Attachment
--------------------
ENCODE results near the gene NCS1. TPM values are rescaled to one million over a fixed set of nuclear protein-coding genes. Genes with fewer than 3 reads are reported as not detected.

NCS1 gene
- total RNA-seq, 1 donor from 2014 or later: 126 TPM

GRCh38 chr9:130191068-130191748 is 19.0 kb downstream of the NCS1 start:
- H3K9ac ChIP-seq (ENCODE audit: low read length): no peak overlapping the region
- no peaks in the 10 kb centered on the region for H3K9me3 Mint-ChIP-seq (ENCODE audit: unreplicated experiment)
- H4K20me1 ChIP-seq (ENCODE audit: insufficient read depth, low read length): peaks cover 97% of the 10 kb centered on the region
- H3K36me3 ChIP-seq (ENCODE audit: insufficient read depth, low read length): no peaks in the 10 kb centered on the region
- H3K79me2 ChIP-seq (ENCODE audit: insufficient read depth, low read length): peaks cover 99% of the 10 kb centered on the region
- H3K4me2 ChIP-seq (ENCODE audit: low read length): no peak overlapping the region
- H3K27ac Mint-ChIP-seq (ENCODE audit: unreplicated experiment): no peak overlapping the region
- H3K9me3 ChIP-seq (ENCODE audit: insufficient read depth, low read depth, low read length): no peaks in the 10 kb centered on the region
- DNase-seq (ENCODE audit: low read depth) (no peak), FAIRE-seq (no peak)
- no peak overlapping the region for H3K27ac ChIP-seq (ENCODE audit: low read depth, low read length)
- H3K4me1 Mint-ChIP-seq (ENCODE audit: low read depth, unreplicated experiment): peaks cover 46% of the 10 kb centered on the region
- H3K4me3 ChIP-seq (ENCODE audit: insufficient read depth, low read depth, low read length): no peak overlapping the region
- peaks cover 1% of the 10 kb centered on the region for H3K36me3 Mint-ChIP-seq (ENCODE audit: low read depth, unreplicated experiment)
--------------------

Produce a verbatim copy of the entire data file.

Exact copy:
ENCODE results near the gene NCS1. TPM values are rescaled to one million over a fixed set of nuclear protein-coding genes. Genes with fewer than 3 reads are reported as not detected.

NCS1 gene
- total RNA-seq, 1 donor from 2014 or later: 126 TPM

GRCh38 chr9:130191068-130191748 is 19.0 kb downstream of the NCS1 start:
- H3K9ac ChIP-seq (ENCODE audit: low read length): no peak overlapping the region
- no peaks in the 10 kb centered on the region for H3K9me3 Mint-ChIP-seq (ENCODE audit: unreplicated experiment)
- H4K20me1 ChIP-seq (ENCODE audit: insufficient read depth, low read length): peaks cover 97% of the 10 kb centered on the region
- H3K36me3 ChIP-seq (ENCODE audit: insufficient read depth, low read length): no peaks in the 10 kb centered on the region
- H3K79me2 ChIP-seq (ENCODE audit: insufficient read depth, low read length): peaks cover 99% of the 10 kb centered on the region
- H3K4me2 ChIP-seq (ENCODE audit: low read length): no peak overlapping the region
- H3K27ac Mint-ChIP-seq (ENCODE audit: unreplicated experiment): no peak overlapping the region
- H3K9me3 ChIP-seq (ENCODE audit: insufficient read depth, low read depth, low read length): no peaks in the 10 kb centered on the region
- DNase-seq (ENCODE audit: low read depth) (no peak), FAIRE-seq (no peak)
- no peak overlapping the region for H3K27ac ChIP-seq (ENCODE audit: low read depth, low read length)
- H3K4me1 Mint-ChIP-seq (ENCODE audit: low read depth, unreplicated experiment): peaks cover 46% of the 10 kb centered on the region
- H3K4me3 ChIP-seq (ENCODE audit: insufficient read depth, low read depth, low read length): no peak overlapping the region
- peaks cover 1% of the 10 kb centered on the region for H3K36me3 Mint-ChIP-seq (ENCODE audit: low read depth, unreplicated experiment)